aloft

New Member
Re: Some suggestions for a young\'n (please don\'t flame)

[ QUOTE ]
The only thing that I've thought of so far is CAP, but I hate to think of making him buy one of those jumpsuits and turning him into a dork... hehe
OK, sorry.

[/ QUOTE ]CAP doesn't have those jumpsuits anymore, they'd make him buy a set of camouflage BDUs, tho--which most 13 year-olds dig.

I don't know if they still do, but CAP's Illinois Wing used to have some great flying programs established (better than most other states). In any case, CAP's a great place for someone his age to start, particularly if he's interested in going the military route (MikeD, for instance, was a CAP cadet). More info is available on www.cap.gov.
 

kostcoguy

New Member
Re: Some suggestions for a young\'n (please don\'t flame)

Yep, I would say the the washing in trade for rides, I got the chance to ride up front on a Piper Malibu on Sunday, rising up through the clouds as the sun is decending on the horizon, one moment I will always remember. Remember, for people without a license or not in training (like me) just riding up front and being able to watch the dials and the pilot in action is great. Just my thoughts though.

Kostco
 

pavelump

Well-Known Member
Re: Some suggestions for a young\'n (please don\'t flame)

Thanks, those are all great suggestions. Maybe we'll hear from him one of these days in the forums.

Later,
Dave
 

pilatus028

New Member
Re: Some suggestions for a young\'n (please don\'t flame)

I started at 14, which isn't too far off. I jumped into a C-172 (aka chickenhawk) and logged my dual for about two years, gradually. Eventually it was already time to solo..now I'm 18 and I'm working on multi-commercial. So far I feel it's worked out fine for me...but that's just me. I've never done gliders, but it's always been an idea. I've also thought of sky diving once too, but again that's just me.


Clem
 

EatSleepFly

Well-Known Member
Re: Some suggestions for a young\'n (please don\'t flame)

[ QUOTE ]
I've also thought of sky diving once too, but again that's just me.


[/ QUOTE ]

Gotta be 18 to partake in that activity. And if you're planning on making money in it, you've got to spend a ton first. You need hundreds of jumps (400-600 at a MINIMUM) before you can become a coach or instructor, and probably more if you want to be a videographer.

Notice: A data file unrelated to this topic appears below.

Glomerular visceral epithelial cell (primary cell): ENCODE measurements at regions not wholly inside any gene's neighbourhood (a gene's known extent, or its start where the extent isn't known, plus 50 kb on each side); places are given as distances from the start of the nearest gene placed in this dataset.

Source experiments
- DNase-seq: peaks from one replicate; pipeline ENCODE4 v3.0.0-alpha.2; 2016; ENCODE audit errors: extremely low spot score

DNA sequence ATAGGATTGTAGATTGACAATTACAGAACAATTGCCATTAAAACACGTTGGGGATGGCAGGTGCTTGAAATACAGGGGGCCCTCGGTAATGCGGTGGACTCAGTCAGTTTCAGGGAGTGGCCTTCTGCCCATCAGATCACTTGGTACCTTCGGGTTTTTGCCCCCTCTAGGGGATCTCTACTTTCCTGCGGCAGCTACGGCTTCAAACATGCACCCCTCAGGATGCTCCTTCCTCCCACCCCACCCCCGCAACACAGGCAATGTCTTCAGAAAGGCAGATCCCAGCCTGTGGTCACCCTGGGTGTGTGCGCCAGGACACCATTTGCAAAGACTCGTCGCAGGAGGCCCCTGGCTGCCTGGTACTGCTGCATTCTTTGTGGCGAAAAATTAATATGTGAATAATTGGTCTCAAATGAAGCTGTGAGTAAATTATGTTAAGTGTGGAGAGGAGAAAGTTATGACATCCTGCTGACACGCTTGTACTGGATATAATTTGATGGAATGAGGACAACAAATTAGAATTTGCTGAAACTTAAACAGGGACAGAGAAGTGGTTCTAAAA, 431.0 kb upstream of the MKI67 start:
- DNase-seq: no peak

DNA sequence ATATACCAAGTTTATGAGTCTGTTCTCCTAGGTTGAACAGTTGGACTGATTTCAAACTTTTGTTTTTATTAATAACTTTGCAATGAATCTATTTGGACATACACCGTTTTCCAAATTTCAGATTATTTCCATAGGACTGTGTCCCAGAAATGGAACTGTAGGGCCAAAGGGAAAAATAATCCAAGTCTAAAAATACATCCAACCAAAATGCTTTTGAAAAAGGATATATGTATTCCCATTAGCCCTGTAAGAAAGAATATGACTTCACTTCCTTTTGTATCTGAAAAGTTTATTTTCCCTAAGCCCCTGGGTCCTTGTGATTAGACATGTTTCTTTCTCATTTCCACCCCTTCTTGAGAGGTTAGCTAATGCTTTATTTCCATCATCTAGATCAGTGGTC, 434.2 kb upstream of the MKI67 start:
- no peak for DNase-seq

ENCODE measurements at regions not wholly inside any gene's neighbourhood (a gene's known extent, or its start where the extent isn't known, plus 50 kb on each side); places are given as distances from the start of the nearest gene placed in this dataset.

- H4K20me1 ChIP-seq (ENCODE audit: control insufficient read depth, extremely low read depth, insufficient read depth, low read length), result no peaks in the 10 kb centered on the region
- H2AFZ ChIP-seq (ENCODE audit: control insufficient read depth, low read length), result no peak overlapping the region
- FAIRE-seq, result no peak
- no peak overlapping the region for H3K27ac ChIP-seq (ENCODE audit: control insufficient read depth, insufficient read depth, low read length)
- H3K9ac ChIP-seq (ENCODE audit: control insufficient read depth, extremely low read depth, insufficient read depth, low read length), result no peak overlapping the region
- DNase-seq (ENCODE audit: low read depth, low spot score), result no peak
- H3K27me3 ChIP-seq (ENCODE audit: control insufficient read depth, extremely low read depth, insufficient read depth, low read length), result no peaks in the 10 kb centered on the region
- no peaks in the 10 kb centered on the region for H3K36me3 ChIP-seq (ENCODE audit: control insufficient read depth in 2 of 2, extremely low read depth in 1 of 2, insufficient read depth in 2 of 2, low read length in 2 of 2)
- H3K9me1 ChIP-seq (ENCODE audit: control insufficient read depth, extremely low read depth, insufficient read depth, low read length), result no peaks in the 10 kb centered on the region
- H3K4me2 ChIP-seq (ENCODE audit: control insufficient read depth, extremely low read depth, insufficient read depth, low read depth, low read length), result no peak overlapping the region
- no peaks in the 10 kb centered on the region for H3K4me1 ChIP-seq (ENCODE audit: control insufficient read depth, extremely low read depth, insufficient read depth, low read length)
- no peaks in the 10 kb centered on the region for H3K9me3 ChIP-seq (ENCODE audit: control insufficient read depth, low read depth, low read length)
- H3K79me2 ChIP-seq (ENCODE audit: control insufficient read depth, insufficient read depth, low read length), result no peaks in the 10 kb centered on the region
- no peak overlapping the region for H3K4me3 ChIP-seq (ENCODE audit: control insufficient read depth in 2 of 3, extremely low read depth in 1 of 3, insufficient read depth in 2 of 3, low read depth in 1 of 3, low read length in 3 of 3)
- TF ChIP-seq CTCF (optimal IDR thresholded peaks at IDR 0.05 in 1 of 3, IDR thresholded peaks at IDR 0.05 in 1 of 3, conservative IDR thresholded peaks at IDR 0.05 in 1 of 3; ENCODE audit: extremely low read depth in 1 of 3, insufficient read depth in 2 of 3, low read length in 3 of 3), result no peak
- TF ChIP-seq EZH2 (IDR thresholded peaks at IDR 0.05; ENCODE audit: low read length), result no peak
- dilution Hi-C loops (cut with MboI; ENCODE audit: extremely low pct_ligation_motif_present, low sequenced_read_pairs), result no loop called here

But you should definitely try it sometime. Its like nothing else!
 

E_Dawg

Moderator
Re: Some suggestions for a young\'n (please don\'t flame)

[ QUOTE ]
And if you're planning on making money in it, you've got to spend a ton first.

[/ QUOTE ]

Sounds familiar
 

GaTechKid

Well-Known Member
Re: Some suggestions for a young\'n (please don\'t flame)

I fully recommend CAP - there's dorks in every organization but overall it's a great program and I enjoyed my time there. I soloed gliders through one of their programs and I was able to tour Austria for 3 weeks for $300 with cadets from other countries.
 

Josh

Well-Known Member
Re: Some suggestions for a young\'n (please don\'t flame)

CAP would be the easy way to:

Get some flight time, CAP has a thing they call orientation rides that go through a pre-programmed list of topics. First is an intro flight, and with a few more lessons added on, a cadet may do the half dozen orientation rides, and learn quite a bit to cut down on paid training when older.
Find others of similar age, with similar interests.
As mentioned above, there are other things in the CAP program. I as well got to go to a foreign country as a guest of them, stop in D.C. and Germany on the way over and back. Cost was about $150 for a 'uniform' that was a jacket, slacks and a tie, and a few shirts and polo shirt alternates. Wore those things to official dinners on bases over there.

Or, just go out to an airport and hang around, wash planes. You'll find most plane owners don't like to fly along, and are looking for a reason to fly. There were days I was renting, and was alone, needed to build time. I would have taken anyone that wanted to go along for a couple hours if they just asked.
 

CK

Well-Known Member
Re: Some suggestions for a young\'n (please don\'t flame)

CAP around here doesn't even have to pay for uniforms. And the nice thing about it is if their is an instructor in the squadron, you can pay him to rent the airplane for you. So you give him the $55 an hour and most instruct for free. A lot of cadets over in Baltimore do this instead of paying the $100 an hour at the flight schools.